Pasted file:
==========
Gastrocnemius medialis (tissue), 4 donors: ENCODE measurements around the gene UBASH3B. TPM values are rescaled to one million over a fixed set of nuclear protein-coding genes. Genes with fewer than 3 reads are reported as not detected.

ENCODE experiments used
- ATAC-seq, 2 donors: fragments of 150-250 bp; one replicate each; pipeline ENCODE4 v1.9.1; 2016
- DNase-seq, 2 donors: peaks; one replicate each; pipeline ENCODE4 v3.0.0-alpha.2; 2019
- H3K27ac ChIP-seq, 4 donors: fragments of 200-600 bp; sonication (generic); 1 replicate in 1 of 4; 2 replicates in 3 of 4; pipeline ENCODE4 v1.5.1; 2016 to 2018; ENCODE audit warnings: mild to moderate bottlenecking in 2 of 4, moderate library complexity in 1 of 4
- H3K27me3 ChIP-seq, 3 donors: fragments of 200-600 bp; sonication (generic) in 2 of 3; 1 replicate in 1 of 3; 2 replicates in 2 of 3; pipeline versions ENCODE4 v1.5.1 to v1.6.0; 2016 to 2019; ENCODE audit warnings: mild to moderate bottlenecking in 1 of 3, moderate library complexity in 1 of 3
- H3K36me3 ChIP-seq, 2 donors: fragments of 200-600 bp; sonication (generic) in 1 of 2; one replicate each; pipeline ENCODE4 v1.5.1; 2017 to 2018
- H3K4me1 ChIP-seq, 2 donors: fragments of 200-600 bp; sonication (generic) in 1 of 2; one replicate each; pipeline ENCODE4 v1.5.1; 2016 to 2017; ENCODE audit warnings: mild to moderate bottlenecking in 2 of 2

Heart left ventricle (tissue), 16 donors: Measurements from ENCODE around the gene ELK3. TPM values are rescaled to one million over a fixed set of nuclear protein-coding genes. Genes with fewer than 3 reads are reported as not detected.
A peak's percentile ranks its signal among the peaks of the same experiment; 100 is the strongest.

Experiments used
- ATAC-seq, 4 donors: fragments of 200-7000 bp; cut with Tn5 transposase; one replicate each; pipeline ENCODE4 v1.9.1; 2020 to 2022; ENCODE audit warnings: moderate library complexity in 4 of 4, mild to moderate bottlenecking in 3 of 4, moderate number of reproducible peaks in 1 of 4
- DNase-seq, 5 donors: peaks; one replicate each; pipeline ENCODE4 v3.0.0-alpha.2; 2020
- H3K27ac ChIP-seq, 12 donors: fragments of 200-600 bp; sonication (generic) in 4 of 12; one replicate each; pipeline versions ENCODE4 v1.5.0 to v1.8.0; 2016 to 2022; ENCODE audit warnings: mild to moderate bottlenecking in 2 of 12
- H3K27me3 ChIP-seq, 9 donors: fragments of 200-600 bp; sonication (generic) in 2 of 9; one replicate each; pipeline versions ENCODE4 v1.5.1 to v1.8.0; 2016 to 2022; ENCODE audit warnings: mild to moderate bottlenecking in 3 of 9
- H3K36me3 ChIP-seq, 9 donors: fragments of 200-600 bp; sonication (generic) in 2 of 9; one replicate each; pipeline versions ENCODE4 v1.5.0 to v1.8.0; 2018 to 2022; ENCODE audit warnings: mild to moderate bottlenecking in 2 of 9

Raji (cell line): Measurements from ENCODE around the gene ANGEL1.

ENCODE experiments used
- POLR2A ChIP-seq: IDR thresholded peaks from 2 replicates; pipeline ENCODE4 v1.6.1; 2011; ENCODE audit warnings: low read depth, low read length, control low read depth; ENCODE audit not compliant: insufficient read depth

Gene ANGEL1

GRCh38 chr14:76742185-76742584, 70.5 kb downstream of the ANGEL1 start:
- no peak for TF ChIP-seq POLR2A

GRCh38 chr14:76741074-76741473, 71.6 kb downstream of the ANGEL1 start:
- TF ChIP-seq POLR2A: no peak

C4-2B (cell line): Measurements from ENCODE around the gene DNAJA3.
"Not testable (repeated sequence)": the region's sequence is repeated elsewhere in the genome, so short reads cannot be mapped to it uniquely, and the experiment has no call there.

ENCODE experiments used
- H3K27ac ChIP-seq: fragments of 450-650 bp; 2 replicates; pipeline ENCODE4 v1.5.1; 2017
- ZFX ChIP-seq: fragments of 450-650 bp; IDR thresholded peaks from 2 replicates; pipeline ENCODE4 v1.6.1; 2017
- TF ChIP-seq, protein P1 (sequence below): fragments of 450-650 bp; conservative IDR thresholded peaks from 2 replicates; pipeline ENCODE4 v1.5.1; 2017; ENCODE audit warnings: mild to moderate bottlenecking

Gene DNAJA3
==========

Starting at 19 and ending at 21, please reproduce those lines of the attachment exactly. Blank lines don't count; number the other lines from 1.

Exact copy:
- POLR2A ChIP-seq: IDR thresholded peaks from 2 replicates; pipeline ENCODE4 v1.6.1; 2011; ENCODE audit warnings: low read depth, low read length, control low read depth; ENCODE audit not compliant: insufficient read depth

Gene ANGEL1

GRCh38 chr14:76742185-76742584, 70.5 kb downstream of the ANGEL1 start: